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Opinion | Elizabeth Schumacher

Germans are worried about immigration policy, but not their own

A migrant girl held a poster of German Chancellor Angela Merkel as migrants walk in Budapest downtown after leaving the transit zone of the main train station, intending to continue their journey to the Austrian border, September 2015. PETER KOHALMI/AFP/Getty Images/File/AFP/Getty Images

COLOGNE, Germany

READING REPORTS on modern Germany from outside its borders, one might easily assume that the immigration issue is tearing the nation apart at the seams, and that the influx of refugees has completely reshaped daily life and paralyzed the government. Indeed, in 2015, some friends back in the United States seemed to be concerned that I might have a family of Syrians camping out in my backyard or, worse, that I was being threatened by roving gangs of violent migrants.

Then, as now, this couldn’t be further from the reality on the ground. Crime in Germany is at its lowest rate since 1992, and if refugee crime is (slightly) up, well, that’s because there are a lot more refugees. Even then, as Germany’s crime statistics bureau was at pains to make clear a few months ago, this mostly amounts to minor infractions like not paying for a tram ticket.

As in most places, the over-reporting of infrequent instances of violent crime committed by migrants plays a huge role in the misperception. A 2017 study found that despite the fact that non-native Germans are less likely to commit crimes and are more likely to be its victims, media coverage would suggest the complete inverse.


In interviews with US and British media, I am still often pressured to say that the rash of pickpocketing and groping that happened in my hometown of Cologne on New Year’s Eve 2016 makes me feel unsafe, despite the fact that sexual assault in Germany has been dropping steadily since 2008 and is still far lower than US and UK rates, according to all available data.

Germany doesn’t even have as many refugees as its reputation warrants. About half of the migrants who arrived during the 2015-2016 peak have left, applications for asylum are down 70 percent since this time last year, and fellow European Union nations like Sweden and Austria still have more asylum seekers per capita.


As for the myth of the great Muslim tide (a favorite bugbear of the far-right Alternative for Germany, or AfD, party) that is going to destroy Germany’s secular culture, impinge on the rights of women, and create a parallel society that will never assimilate – well, you may want to tell that to the millions of Turkish Germans who have already been here for 50 years, since the influx following World War II, managing to be both Muslim and German without setting fire to the fabric of society.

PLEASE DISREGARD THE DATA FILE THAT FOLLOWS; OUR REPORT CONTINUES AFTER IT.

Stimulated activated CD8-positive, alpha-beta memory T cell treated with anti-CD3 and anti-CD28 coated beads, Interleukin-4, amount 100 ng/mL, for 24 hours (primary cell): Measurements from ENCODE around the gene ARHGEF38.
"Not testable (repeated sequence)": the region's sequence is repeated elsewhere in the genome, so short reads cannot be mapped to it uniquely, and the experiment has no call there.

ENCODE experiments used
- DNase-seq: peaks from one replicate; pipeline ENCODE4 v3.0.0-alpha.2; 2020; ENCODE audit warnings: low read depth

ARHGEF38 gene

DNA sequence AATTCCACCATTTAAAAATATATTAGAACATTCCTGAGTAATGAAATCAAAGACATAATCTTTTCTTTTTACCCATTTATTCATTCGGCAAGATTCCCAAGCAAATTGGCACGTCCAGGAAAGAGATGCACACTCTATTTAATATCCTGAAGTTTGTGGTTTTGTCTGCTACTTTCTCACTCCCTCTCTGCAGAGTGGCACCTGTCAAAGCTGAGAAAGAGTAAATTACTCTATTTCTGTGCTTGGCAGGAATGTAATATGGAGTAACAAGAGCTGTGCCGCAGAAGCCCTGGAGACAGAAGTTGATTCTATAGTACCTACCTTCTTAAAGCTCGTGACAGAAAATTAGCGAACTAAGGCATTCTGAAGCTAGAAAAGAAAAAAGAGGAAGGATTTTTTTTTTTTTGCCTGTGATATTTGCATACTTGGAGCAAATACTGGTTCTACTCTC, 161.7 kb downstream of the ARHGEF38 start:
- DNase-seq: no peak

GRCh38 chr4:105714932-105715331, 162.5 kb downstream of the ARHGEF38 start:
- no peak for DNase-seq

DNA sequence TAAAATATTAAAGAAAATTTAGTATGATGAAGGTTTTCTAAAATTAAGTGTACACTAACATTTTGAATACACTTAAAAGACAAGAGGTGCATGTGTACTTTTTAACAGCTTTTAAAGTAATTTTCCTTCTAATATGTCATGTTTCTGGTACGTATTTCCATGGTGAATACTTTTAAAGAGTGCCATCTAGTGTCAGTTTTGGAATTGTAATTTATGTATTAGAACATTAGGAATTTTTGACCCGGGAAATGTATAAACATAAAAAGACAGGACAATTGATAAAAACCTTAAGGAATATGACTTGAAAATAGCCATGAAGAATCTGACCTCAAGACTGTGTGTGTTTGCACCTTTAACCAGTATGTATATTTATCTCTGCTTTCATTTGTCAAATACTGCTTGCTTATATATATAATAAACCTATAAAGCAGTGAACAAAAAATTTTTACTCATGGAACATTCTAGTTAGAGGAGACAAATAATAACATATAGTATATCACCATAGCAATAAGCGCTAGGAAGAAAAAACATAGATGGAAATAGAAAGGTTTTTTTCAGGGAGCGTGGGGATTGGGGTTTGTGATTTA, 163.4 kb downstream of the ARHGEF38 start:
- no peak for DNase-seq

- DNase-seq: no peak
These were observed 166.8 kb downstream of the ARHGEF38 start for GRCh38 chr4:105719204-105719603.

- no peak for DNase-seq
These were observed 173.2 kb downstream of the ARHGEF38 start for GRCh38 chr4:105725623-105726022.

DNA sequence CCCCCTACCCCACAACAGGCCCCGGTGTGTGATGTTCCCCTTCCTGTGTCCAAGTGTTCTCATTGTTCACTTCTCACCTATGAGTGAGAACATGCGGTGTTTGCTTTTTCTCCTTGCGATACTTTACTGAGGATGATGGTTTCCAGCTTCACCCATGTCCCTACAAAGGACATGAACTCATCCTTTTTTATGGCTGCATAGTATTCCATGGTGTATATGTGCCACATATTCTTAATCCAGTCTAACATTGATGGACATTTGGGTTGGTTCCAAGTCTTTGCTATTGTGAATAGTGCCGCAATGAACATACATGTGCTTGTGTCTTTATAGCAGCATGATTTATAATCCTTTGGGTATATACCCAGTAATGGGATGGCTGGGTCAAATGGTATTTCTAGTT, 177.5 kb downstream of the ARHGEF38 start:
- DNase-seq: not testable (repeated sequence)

The rumors of Angela Merkel’s political death, too, have been greatly exaggerated. She is still Germany’s most popular politician, according to poll numbers as fresh as this month. The story of a power struggle with her interior minister, an immigration hard-liner from Bavaria, is nothing more than a man making a power play ahead of regional elections in his home state. Germany’s constitution is designed for stability at all costs, and stories like this tend to get overblown merely because German political scandals skew tepid.

Most Germans I’ve talked with in my eight years of living here believe they have a special historical responsibility to accept the victims of persecution and conflict. They may be nervous, but not for themselves or their own immigration policies. Watching footage of children weeping in a detention center at the US-Mexico border, a friend of mine in his early 30s said quietly, “I know I shouldn’t say it, but this is something the SS would have done.”


Under most circumstances, Germans find comparison with the crimes of the Nazis anathema, considering them a historical aberration so singular in its horror that to draw any modern parallels is tantamount to contempt for their victims.

But this is different, and Germans are worried. Worried about parallels they see about how Nazis changed the meaning of normal words and concepts — like news, art, and Christianity — and twisted them to make their propaganda more palatable. Worried too, as both individuals and media have been increasingly taking note of what seems like the same kind of scapegoating of the “other” to widen the popularity of an ideology that was once the purview of only the smallest cross-section between the most uninformed and those who felt the most hard-done-by.

Elizabeth Schumacher is a US journalist based in Germany.